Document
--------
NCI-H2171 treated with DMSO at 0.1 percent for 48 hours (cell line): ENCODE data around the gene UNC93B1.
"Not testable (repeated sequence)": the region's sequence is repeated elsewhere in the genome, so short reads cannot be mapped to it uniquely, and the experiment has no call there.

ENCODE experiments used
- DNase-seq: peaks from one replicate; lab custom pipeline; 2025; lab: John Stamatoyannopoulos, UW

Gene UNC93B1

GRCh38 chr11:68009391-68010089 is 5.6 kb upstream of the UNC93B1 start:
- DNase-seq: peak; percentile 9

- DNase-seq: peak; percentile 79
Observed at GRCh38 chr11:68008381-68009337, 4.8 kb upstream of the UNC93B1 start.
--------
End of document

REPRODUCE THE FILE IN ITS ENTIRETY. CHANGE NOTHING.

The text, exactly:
NCI-H2171 treated with DMSO at 0.1 percent for 48 hours (cell line): ENCODE data around the gene UNC93B1.
"Not testable (repeated sequence)": the region's sequence is repeated elsewhere in the genome, so short reads cannot be mapped to it uniquely, and the experiment has no call there.

ENCODE experiments used
- DNase-seq: peaks from one replicate; lab custom pipeline; 2025; lab: John Stamatoyannopoulos, UW

Gene UNC93B1

GRCh38 chr11:68009391-68010089 is 5.6 kb upstream of the UNC93B1 start:
- DNase-seq: peak; percentile 9

- DNase-seq: peak; percentile 79
Observed at GRCh38 chr11:68008381-68009337, 4.8 kb upstream of the UNC93B1 start.